For Immediate Release:
June 21, 2000
LOS ANGELES -- Officials at the Los Angeles County Department of Health Services estimate that as many as one quarter of Angelenos infected with HIV are not aware of their HIV status.
While California does not require reporting of HIV cases, County Health officials estimate that as many as 40,000 people in the County are infected with the human immunodeficiency virus (HIV), and of that group, up to 12,000 individuals do not know they are HIV positive. Given this, public health officials urge those who are at risk for HIV to visit one of the County’s free anonymous and confidential testing sites.
National HIV Testing Day is June 27 and was created by the National Association for People with AIDS to promote early testing and treatment. Los Angeles County’s Health Department expanded these efforts to a week-long series of events that promote and offer free, anonymous and confidential HIV testing throughout the County.
AIDS has resulted in over 25,000 deaths in Los Angeles County since 1981; however, the introduction of protease inhibitors and new combination therapies has led to a substantial drop in deaths attributed to the disease; from 1993-99, AIDS-related deaths decreased by nearly 80 percent.
"HIV treatment options have improved dramatically over the last five years, but it’s critical to catch the disease in its early stages," said Jonathan E. Fielding, M.D., M.P.H., Director of Public Health and County Health Officer. "Unfortunately, society can stigmatize people with HIV, and this may be one reason why so many individuals who are at risk for infection have been reluctant to get tested. Los Angeles County has some of the finest, most compassionate public and private HIV physicians in the nation. It’s critical that people who are at risk get tested."
California requires the reporting of AIDS cases. Currently, nearly 16,000 people are living with AIDS in Los Angeles County.
The AIDS epidemic has shifted dramatically since the first cases were diagnosed in the County. As in other parts of the country, the County’s AIDS’ epidemic has moved largely from whites to Latino and African-American populations. Five years ago, Latinos accounted for less than a third of all AIDS cases in the County; today they represent 42 percent of the County’s epidemic. While there are fewer cases among African-Americans in Los Angeles County, case rates for this group are much higher rate than for any other racial or ethnic groups. African-Americans have a case rate of 58 per 100,000 compared to Latinos (23/100,000) and whites (18/100,000).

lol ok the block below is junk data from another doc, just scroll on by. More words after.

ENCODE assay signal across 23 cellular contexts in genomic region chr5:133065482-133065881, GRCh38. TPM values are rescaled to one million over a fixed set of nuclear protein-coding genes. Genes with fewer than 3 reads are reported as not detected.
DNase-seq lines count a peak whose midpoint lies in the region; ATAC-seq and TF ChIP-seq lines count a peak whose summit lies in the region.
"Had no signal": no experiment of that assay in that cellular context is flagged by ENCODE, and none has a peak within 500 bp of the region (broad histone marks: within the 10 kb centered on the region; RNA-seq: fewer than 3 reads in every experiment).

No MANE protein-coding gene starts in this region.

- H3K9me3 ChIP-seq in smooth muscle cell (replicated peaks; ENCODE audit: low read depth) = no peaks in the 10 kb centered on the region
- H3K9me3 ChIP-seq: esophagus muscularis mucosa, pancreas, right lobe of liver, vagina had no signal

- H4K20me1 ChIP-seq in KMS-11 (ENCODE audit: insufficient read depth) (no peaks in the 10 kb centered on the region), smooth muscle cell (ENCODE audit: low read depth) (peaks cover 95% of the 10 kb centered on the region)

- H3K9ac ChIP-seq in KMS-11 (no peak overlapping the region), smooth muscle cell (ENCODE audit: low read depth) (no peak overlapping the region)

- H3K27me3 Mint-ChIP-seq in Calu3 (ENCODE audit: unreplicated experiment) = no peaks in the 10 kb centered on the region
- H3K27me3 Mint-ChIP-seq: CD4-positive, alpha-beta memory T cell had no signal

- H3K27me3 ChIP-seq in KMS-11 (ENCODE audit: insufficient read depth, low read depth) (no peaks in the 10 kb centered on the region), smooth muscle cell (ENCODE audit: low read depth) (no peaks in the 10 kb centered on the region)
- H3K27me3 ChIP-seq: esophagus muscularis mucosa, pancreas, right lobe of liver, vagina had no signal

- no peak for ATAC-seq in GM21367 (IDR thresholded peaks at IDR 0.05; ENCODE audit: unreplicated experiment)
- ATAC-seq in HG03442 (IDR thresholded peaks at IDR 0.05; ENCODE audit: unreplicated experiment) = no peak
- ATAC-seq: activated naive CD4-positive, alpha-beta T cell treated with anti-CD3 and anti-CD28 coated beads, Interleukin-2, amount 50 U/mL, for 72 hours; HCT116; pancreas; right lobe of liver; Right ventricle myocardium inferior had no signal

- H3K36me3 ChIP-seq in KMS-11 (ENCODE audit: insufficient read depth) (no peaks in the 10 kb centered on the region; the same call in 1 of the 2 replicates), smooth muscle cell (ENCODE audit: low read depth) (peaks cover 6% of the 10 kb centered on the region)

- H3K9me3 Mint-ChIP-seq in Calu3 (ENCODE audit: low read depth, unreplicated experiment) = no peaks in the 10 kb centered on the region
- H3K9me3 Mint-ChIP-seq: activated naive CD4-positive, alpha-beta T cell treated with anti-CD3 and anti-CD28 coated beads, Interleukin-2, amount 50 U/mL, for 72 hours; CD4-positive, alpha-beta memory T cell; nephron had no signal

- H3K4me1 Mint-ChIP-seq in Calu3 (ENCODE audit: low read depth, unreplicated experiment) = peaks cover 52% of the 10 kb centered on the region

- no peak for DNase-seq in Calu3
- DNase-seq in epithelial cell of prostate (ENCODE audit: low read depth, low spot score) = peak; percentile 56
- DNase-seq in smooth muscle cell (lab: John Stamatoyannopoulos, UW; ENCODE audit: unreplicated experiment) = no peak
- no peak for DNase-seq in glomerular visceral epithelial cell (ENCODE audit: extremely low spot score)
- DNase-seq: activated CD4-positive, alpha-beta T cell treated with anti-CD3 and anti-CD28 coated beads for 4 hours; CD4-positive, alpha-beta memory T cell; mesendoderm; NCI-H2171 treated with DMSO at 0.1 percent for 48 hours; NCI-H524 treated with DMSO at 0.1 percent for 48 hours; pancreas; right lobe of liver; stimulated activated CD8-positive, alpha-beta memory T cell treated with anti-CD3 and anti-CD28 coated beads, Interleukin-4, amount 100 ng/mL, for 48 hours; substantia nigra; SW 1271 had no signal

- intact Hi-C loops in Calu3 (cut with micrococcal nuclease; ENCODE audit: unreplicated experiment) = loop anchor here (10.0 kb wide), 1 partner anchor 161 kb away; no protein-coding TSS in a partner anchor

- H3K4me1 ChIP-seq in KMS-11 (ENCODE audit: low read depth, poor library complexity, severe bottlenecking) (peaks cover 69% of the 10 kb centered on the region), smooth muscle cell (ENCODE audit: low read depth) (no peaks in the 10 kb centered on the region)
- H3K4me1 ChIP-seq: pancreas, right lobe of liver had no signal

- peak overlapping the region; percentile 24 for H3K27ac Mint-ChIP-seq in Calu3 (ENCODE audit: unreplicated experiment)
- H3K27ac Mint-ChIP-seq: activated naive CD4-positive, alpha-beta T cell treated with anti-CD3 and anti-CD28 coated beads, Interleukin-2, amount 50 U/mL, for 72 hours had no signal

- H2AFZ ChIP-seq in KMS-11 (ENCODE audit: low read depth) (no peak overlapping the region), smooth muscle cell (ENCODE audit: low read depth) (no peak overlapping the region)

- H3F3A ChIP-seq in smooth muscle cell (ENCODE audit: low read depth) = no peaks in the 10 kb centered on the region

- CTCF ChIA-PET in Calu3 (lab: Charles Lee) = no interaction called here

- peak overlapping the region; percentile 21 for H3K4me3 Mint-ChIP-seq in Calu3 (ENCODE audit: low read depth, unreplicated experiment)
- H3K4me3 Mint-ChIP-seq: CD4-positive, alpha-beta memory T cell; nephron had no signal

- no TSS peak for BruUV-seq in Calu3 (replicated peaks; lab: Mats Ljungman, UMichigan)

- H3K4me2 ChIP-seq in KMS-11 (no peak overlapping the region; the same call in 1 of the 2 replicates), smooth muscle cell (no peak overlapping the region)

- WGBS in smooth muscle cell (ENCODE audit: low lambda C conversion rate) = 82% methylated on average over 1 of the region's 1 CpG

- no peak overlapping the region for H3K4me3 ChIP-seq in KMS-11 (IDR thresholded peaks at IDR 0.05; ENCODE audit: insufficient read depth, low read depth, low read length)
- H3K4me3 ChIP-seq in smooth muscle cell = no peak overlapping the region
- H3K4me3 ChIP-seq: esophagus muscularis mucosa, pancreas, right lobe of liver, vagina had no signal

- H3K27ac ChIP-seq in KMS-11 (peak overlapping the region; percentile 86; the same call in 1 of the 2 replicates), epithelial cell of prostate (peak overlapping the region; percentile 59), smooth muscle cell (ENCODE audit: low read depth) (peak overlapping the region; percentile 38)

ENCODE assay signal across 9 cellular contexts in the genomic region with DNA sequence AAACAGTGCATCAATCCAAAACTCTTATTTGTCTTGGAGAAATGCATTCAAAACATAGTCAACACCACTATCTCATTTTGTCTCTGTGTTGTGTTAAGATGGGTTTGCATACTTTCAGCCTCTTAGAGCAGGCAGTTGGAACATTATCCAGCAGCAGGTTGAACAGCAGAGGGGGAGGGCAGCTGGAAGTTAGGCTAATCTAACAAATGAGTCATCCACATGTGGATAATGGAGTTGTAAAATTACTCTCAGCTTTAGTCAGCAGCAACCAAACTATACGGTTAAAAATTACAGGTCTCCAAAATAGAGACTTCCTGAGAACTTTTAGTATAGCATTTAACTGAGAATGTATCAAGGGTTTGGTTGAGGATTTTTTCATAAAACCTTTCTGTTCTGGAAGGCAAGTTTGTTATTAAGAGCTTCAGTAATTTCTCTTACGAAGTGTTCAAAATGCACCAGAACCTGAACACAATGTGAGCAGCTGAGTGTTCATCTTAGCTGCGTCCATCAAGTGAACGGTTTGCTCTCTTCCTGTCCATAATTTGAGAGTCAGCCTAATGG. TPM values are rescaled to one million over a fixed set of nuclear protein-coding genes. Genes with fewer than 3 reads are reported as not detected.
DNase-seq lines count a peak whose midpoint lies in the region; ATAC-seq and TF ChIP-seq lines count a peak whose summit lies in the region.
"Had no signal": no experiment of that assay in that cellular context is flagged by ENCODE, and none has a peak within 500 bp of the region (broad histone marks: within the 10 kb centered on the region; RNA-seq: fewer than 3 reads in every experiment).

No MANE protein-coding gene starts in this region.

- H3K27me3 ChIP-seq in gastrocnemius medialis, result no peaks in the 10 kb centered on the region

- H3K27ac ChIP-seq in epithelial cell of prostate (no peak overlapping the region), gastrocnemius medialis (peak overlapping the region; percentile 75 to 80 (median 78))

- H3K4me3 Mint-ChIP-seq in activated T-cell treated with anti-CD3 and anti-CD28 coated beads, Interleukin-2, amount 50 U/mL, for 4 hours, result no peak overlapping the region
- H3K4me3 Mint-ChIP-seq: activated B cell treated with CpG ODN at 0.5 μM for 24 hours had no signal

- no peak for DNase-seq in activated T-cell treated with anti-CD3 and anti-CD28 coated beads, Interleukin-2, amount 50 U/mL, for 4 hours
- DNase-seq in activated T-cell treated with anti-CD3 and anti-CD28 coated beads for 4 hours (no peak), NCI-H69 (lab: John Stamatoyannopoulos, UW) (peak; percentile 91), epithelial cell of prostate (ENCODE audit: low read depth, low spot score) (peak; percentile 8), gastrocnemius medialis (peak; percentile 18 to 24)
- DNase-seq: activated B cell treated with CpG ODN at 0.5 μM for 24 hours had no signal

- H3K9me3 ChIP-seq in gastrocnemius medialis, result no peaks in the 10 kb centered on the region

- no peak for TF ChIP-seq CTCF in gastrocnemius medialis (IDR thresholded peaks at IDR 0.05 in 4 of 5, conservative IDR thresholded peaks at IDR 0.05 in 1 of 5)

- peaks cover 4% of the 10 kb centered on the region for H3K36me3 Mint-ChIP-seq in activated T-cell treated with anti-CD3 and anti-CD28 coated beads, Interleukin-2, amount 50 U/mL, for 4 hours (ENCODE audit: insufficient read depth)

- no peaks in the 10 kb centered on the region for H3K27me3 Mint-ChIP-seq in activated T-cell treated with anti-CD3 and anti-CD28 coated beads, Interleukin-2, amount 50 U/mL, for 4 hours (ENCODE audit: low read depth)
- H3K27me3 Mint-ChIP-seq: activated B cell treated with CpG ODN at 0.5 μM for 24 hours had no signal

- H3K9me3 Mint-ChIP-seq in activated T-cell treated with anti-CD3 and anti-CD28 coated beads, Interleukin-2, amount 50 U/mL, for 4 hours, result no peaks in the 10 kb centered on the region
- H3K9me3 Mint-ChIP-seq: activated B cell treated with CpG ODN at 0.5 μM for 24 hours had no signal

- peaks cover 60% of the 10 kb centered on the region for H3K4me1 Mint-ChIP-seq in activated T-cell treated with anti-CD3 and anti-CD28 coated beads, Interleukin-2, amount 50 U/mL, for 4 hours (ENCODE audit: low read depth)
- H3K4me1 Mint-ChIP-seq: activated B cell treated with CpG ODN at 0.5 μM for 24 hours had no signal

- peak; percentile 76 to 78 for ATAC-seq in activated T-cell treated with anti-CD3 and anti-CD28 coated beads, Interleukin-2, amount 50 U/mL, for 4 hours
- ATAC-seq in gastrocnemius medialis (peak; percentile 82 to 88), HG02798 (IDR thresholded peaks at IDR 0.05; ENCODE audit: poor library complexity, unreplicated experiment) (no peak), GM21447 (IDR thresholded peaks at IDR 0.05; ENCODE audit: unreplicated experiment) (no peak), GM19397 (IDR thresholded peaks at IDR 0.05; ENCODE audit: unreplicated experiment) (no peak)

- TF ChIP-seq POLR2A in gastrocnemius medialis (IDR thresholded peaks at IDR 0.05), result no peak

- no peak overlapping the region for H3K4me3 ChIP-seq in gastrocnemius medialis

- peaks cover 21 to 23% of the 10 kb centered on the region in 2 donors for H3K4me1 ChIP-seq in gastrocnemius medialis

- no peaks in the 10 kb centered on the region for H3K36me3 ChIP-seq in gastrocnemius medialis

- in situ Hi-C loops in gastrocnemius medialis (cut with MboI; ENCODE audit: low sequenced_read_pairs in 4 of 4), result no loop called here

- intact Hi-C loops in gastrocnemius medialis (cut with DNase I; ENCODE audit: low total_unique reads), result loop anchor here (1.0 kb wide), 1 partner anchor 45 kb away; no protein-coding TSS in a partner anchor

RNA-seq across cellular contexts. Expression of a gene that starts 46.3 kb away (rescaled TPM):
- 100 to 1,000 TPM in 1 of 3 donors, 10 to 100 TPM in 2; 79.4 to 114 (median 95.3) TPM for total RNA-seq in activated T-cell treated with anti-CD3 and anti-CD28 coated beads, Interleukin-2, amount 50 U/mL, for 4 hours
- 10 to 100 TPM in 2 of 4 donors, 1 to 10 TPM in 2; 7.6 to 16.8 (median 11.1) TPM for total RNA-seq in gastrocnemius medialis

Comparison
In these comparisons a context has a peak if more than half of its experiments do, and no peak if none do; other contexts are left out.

Los Angeles County differs from others regions in that male-to-male sexual contact remains by far the most common mode of transmission, accounting for as many as three in four cases. Injection drug use, which is linked to 27 percent of the cases nationally, is identified in fewer than 15 percent of the transmissions in Los Angeles County.
Additionally, women represent 11 percent of the AIDS cases in Los Angeles County compared to 23 percent of cases nationally.
"There is no question the epidemic looks different here," said Charles L. Henry, Director of the County’s Office of AIDS Programs and Policy. "A number of factors contribute to this difference, not the least of which is how spread out the Los Angeles region is compared to other urban centers. The challenge for our community is make sure the AIDS epidemic never escalates among women and injection drug users."
For information on free testing sites, call the California AIDS Hotline at (800) 367-AIDS or call the STD Hotline for a County health facility (800) 758-0880. The Office of AIDS Programs and Policy also partners with dozens of community-based organizations throughout the County to provide free HIV/STD testing services. A complete list is provided with this release.
Public Health is committed to protecting and improving the health of the nearly 10 million residents of Los Angeles County. Through a variety of programs, community partnerships and services, Public Health oversees environmental health, disease control and community and family health and comprises more than 3,600 employees with an annual budget exceeding $430 million.